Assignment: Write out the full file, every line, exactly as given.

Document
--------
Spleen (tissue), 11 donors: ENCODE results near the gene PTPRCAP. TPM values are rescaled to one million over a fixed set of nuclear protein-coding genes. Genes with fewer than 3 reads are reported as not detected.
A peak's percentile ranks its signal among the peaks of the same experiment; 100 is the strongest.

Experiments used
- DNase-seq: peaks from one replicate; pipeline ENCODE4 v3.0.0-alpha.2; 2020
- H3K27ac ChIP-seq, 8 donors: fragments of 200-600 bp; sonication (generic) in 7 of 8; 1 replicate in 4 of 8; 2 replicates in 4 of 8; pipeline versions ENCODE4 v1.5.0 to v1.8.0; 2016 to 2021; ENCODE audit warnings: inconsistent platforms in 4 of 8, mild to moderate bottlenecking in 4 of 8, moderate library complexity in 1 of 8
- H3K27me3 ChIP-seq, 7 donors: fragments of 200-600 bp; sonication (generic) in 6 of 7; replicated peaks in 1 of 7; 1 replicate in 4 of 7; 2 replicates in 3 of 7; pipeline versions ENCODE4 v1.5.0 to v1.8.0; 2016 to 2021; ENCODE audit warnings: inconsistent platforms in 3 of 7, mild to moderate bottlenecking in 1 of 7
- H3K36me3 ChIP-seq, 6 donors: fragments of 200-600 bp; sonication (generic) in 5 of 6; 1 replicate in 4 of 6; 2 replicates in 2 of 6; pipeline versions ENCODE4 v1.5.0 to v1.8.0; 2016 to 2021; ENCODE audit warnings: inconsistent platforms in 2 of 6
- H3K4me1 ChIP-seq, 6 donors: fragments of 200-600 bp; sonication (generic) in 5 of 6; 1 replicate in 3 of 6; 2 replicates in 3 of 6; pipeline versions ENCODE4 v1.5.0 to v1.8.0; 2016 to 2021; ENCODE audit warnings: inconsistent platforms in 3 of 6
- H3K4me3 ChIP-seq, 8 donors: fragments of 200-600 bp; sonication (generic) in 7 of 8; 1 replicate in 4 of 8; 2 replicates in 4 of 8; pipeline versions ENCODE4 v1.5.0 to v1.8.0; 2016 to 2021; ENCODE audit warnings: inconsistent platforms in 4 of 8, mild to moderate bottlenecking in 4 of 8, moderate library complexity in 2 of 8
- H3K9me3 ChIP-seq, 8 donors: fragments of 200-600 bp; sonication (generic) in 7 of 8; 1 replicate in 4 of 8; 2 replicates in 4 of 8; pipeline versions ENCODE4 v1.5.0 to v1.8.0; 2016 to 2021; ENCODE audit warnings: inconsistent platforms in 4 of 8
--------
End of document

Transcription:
Spleen (tissue), 11 donors: ENCODE results near the gene PTPRCAP. TPM values are rescaled to one million over a fixed set of nuclear protein-coding genes. Genes with fewer than 3 reads are reported as not detected.
A peak's percentile ranks its signal among the peaks of the same experiment; 100 is the strongest.

Experiments used
- DNase-seq: peaks from one replicate; pipeline ENCODE4 v3.0.0-alpha.2; 2020
- H3K27ac ChIP-seq, 8 donors: fragments of 200-600 bp; sonication (generic) in 7 of 8; 1 replicate in 4 of 8; 2 replicates in 4 of 8; pipeline versions ENCODE4 v1.5.0 to v1.8.0; 2016 to 2021; ENCODE audit warnings: inconsistent platforms in 4 of 8, mild to moderate bottlenecking in 4 of 8, moderate library complexity in 1 of 8
- H3K27me3 ChIP-seq, 7 donors: fragments of 200-600 bp; sonication (generic) in 6 of 7; replicated peaks in 1 of 7; 1 replicate in 4 of 7; 2 replicates in 3 of 7; pipeline versions ENCODE4 v1.5.0 to v1.8.0; 2016 to 2021; ENCODE audit warnings: inconsistent platforms in 3 of 7, mild to moderate bottlenecking in 1 of 7
- H3K36me3 ChIP-seq, 6 donors: fragments of 200-600 bp; sonication (generic) in 5 of 6; 1 replicate in 4 of 6; 2 replicates in 2 of 6; pipeline versions ENCODE4 v1.5.0 to v1.8.0; 2016 to 2021; ENCODE audit warnings: inconsistent platforms in 2 of 6
- H3K4me1 ChIP-seq, 6 donors: fragments of 200-600 bp; sonication (generic) in 5 of 6; 1 replicate in 3 of 6; 2 replicates in 3 of 6; pipeline versions ENCODE4 v1.5.0 to v1.8.0; 2016 to 2021; ENCODE audit warnings: inconsistent platforms in 3 of 6
- H3K4me3 ChIP-seq, 8 donors: fragments of 200-600 bp; sonication (generic) in 7 of 8; 1 replicate in 4 of 8; 2 replicates in 4 of 8; pipeline versions ENCODE4 v1.5.0 to v1.8.0; 2016 to 2021; ENCODE audit warnings: inconsistent platforms in 4 of 8, mild to moderate bottlenecking in 4 of 8, moderate library complexity in 2 of 8
- H3K9me3 ChIP-seq, 8 donors: fragments of 200-600 bp; sonication (generic) in 7 of 8; 1 replicate in 4 of 8; 2 replicates in 4 of 8; pipeline versions ENCODE4 v1.5.0 to v1.8.0; 2016 to 2021; ENCODE audit warnings: inconsistent platforms in 4 of 8